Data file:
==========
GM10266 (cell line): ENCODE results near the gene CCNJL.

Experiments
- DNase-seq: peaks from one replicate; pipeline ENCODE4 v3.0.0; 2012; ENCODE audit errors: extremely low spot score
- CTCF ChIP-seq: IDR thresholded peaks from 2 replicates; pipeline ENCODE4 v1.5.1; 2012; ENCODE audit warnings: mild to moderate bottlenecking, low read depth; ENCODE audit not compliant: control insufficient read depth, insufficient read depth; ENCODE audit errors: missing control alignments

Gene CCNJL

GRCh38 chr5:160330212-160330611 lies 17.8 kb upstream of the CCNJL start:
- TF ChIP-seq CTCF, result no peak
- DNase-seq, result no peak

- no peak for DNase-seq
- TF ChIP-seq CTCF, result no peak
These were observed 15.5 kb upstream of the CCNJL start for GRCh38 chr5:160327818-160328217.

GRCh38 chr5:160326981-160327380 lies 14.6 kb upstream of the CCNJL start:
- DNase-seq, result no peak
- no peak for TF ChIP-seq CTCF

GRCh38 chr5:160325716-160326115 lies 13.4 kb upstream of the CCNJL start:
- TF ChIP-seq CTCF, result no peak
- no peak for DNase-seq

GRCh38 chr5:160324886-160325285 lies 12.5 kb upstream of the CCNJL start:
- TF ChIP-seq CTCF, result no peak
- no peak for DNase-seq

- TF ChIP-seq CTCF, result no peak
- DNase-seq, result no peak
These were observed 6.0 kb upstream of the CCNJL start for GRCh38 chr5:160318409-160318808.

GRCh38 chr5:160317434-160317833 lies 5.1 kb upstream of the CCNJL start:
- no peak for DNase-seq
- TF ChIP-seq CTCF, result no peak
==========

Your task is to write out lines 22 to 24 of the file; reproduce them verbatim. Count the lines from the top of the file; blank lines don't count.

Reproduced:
- DNase-seq, result no peak
These were observed 6.0 kb upstream of the CCNJL start for GRCh38 chr5:160318409-160318808.

GRCh38 chr5:160317434-160317833 lies 5.1 kb upstream of the CCNJL start: